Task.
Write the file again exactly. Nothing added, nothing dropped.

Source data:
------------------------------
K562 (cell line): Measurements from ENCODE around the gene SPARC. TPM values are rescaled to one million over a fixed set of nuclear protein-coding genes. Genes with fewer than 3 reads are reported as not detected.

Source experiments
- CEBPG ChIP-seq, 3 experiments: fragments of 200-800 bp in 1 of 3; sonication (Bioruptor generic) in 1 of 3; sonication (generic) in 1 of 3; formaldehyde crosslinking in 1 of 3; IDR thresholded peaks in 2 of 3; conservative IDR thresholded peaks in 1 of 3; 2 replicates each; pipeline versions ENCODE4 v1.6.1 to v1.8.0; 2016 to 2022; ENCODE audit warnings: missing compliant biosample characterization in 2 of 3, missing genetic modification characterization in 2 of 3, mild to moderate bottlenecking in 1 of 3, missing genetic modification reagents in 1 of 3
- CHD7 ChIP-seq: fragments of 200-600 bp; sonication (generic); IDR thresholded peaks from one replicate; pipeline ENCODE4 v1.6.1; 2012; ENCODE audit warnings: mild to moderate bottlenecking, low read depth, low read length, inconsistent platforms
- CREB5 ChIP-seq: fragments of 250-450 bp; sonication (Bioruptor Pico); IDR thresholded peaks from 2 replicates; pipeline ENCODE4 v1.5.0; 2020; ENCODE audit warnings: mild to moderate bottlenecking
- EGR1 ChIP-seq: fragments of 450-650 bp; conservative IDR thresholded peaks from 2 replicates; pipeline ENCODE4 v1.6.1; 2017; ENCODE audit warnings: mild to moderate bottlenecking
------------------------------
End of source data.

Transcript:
K562 (cell line): Measurements from ENCODE around the gene SPARC. TPM values are rescaled to one million over a fixed set of nuclear protein-coding genes. Genes with fewer than 3 reads are reported as not detected.

Source experiments
- CEBPG ChIP-seq, 3 experiments: fragments of 200-800 bp in 1 of 3; sonication (Bioruptor generic) in 1 of 3; sonication (generic) in 1 of 3; formaldehyde crosslinking in 1 of 3; IDR thresholded peaks in 2 of 3; conservative IDR thresholded peaks in 1 of 3; 2 replicates each; pipeline versions ENCODE4 v1.6.1 to v1.8.0; 2016 to 2022; ENCODE audit warnings: missing compliant biosample characterization in 2 of 3, missing genetic modification characterization in 2 of 3, mild to moderate bottlenecking in 1 of 3, missing genetic modification reagents in 1 of 3
- CHD7 ChIP-seq: fragments of 200-600 bp; sonication (generic); IDR thresholded peaks from one replicate; pipeline ENCODE4 v1.6.1; 2012; ENCODE audit warnings: mild to moderate bottlenecking, low read depth, low read length, inconsistent platforms
- CREB5 ChIP-seq: fragments of 250-450 bp; sonication (Bioruptor Pico); IDR thresholded peaks from 2 replicates; pipeline ENCODE4 v1.5.0; 2020; ENCODE audit warnings: mild to moderate bottlenecking
- EGR1 ChIP-seq: fragments of 450-650 bp; conservative IDR thresholded peaks from 2 replicates; pipeline ENCODE4 v1.6.1; 2017; ENCODE audit warnings: mild to moderate bottlenecking